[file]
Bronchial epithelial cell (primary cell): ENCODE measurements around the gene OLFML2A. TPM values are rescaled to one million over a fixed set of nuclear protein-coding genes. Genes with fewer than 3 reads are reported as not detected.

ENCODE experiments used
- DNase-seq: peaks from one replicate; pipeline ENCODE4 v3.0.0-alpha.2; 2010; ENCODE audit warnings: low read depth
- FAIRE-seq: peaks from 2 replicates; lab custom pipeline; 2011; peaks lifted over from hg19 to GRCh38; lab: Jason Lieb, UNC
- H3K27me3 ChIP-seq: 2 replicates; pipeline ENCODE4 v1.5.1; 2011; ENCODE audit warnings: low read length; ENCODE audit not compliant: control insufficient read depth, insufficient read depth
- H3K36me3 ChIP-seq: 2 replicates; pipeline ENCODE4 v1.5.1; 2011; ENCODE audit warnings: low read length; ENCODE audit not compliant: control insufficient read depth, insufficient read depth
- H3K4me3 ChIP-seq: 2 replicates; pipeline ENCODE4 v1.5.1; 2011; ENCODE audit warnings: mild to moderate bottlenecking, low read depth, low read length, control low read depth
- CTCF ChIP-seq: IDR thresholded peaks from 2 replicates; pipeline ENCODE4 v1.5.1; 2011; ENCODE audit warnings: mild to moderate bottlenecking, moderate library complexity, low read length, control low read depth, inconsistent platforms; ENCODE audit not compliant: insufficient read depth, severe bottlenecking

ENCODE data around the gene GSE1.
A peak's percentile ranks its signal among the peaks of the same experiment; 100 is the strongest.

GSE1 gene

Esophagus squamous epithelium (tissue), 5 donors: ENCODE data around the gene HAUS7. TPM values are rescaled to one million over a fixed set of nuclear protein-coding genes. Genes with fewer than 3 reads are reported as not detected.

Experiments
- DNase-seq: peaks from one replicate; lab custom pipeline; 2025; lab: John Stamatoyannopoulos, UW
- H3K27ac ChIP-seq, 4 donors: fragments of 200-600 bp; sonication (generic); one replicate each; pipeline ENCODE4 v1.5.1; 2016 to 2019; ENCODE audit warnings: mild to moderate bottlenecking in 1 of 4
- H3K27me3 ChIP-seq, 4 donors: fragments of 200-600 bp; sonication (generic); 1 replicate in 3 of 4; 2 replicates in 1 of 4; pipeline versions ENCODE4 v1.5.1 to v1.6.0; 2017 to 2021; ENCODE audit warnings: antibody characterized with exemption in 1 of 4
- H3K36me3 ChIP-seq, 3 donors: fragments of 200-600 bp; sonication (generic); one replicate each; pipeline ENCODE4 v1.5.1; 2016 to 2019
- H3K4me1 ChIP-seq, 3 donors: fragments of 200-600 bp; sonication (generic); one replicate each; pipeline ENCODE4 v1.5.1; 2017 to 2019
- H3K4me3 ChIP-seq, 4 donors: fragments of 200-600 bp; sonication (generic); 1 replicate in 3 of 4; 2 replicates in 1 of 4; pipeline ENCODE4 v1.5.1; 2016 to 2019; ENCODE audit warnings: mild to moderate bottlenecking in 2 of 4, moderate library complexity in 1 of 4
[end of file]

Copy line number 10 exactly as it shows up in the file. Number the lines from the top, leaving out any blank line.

A peak's percentile ranks its signal among the peaks of the same experiment; 100 is the strongest.